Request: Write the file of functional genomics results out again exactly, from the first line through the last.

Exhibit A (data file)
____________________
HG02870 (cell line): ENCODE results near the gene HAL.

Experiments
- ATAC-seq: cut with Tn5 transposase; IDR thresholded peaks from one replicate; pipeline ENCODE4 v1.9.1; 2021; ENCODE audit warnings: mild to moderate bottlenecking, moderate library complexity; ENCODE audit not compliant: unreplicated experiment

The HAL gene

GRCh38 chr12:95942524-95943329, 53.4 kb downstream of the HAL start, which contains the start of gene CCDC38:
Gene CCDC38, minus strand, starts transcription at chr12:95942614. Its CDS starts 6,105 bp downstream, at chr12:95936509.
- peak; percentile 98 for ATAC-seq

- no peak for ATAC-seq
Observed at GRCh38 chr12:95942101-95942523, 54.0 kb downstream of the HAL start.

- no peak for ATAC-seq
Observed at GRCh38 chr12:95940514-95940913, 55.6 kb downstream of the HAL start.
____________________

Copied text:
HG02870 (cell line): ENCODE results near the gene HAL.

Experiments
- ATAC-seq: cut with Tn5 transposase; IDR thresholded peaks from one replicate; pipeline ENCODE4 v1.9.1; 2021; ENCODE audit warnings: mild to moderate bottlenecking, moderate library complexity; ENCODE audit not compliant: unreplicated experiment

The HAL gene

GRCh38 chr12:95942524-95943329, 53.4 kb downstream of the HAL start, which contains the start of gene CCDC38:
Gene CCDC38, minus strand, starts transcription at chr12:95942614. Its CDS starts 6,105 bp downstream, at chr12:95936509.
- peak; percentile 98 for ATAC-seq

- no peak for ATAC-seq
Observed at GRCh38 chr12:95942101-95942523, 54.0 kb downstream of the HAL start.

- no peak for ATAC-seq
Observed at GRCh38 chr12:95940514-95940913, 55.6 kb downstream of the HAL start.